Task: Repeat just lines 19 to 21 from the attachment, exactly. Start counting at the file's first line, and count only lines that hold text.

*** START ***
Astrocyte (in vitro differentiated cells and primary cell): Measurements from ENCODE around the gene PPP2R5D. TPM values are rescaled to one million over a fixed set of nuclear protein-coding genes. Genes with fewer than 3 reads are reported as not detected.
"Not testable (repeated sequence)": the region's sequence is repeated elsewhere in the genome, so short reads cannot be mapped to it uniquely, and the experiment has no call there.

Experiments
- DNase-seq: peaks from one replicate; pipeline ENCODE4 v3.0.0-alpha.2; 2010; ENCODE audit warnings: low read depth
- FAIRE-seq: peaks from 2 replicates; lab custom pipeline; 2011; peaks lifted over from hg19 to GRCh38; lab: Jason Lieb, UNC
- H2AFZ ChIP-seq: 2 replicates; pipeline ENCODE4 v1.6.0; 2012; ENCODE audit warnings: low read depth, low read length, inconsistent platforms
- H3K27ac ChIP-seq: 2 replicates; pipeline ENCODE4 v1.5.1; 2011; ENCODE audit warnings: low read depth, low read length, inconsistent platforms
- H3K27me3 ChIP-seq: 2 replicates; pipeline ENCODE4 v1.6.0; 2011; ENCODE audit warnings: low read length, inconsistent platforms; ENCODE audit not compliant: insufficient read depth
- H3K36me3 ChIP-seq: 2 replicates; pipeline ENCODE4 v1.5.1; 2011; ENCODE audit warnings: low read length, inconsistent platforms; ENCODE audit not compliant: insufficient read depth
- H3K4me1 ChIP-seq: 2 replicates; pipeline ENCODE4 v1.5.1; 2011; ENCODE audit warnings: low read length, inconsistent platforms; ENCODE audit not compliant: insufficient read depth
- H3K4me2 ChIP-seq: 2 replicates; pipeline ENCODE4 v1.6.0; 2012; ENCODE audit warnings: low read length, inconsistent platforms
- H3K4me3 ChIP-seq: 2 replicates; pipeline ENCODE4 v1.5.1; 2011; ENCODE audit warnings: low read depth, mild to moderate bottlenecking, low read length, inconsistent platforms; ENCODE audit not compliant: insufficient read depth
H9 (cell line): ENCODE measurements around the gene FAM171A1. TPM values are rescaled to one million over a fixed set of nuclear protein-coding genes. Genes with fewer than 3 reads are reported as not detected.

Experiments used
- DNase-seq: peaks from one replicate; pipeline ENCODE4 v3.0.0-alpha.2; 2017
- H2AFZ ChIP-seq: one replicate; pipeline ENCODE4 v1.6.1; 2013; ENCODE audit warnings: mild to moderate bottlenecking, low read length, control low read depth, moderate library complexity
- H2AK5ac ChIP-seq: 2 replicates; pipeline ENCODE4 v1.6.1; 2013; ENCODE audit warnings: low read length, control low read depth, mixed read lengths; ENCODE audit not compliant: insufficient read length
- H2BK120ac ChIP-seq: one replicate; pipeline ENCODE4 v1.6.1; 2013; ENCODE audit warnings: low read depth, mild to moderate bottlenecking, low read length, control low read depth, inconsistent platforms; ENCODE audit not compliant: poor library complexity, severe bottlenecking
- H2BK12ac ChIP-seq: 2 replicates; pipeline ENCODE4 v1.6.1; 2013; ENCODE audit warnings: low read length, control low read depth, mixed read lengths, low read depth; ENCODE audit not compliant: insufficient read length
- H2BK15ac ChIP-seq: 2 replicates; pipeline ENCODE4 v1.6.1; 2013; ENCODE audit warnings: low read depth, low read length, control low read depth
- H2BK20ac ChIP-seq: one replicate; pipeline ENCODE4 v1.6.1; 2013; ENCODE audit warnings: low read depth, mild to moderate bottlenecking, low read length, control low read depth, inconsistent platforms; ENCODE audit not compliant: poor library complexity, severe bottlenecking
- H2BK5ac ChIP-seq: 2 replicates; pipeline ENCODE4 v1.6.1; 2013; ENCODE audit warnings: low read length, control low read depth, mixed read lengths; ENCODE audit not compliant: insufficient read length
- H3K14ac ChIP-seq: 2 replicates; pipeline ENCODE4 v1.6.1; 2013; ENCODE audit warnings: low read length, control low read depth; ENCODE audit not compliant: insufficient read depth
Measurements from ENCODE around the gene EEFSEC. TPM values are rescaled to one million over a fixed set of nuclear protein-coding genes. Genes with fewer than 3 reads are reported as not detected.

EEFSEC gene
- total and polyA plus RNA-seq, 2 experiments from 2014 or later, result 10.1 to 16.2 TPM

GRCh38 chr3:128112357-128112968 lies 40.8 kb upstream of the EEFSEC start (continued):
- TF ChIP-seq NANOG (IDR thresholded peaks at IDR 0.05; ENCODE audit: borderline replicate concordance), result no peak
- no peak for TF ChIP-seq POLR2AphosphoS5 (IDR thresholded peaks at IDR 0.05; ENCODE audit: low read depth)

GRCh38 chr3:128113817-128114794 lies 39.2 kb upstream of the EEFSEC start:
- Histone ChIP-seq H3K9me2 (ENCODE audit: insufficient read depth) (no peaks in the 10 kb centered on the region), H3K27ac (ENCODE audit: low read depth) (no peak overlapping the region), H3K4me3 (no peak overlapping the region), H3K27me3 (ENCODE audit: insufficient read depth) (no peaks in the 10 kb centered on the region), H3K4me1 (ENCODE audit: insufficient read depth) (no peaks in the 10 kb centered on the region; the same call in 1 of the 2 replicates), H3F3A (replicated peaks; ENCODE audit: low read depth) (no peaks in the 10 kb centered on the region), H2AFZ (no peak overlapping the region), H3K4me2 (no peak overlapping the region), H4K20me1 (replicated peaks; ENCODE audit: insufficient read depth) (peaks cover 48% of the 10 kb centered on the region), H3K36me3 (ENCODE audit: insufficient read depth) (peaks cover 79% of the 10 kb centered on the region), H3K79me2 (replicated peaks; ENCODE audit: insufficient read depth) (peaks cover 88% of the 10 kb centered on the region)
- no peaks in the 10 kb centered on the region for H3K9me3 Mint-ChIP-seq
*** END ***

- H2BK12ac ChIP-seq: 2 replicates; pipeline ENCODE4 v1.6.1; 2013; ENCODE audit warnings: low read length, control low read depth, mixed read lengths, low read depth; ENCODE audit not compliant: insufficient read length
- H2BK15ac ChIP-seq: 2 replicates; pipeline ENCODE4 v1.6.1; 2013; ENCODE audit warnings: low read depth, low read length, control low read depth
- H2BK20ac ChIP-seq: one replicate; pipeline ENCODE4 v1.6.1; 2013; ENCODE audit warnings: low read depth, mild to moderate bottlenecking, low read length, control low read depth, inconsistent platforms; ENCODE audit not compliant: poor library complexity, severe bottlenecking